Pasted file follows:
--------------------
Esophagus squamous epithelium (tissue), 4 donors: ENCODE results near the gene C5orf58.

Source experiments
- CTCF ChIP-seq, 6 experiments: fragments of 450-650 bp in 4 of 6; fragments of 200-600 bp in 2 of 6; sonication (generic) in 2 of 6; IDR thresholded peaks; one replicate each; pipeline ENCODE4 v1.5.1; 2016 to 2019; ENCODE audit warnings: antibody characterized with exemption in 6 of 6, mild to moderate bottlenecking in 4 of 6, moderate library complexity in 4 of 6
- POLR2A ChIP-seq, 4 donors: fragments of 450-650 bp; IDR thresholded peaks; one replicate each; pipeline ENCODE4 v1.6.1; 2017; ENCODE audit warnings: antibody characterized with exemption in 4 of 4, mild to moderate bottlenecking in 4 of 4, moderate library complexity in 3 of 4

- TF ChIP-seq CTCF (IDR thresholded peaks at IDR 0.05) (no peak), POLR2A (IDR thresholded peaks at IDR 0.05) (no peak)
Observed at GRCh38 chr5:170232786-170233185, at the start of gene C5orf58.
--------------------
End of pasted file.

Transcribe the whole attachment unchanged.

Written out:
Esophagus squamous epithelium (tissue), 4 donors: ENCODE results near the gene C5orf58.

Source experiments
- CTCF ChIP-seq, 6 experiments: fragments of 450-650 bp in 4 of 6; fragments of 200-600 bp in 2 of 6; sonication (generic) in 2 of 6; IDR thresholded peaks; one replicate each; pipeline ENCODE4 v1.5.1; 2016 to 2019; ENCODE audit warnings: antibody characterized with exemption in 6 of 6, mild to moderate bottlenecking in 4 of 6, moderate library complexity in 4 of 6
- POLR2A ChIP-seq, 4 donors: fragments of 450-650 bp; IDR thresholded peaks; one replicate each; pipeline ENCODE4 v1.6.1; 2017; ENCODE audit warnings: antibody characterized with exemption in 4 of 4, mild to moderate bottlenecking in 4 of 4, moderate library complexity in 3 of 4

- TF ChIP-seq CTCF (IDR thresholded peaks at IDR 0.05) (no peak), POLR2A (IDR thresholded peaks at IDR 0.05) (no peak)
Observed at GRCh38 chr5:170232786-170233185, at the start of gene C5orf58.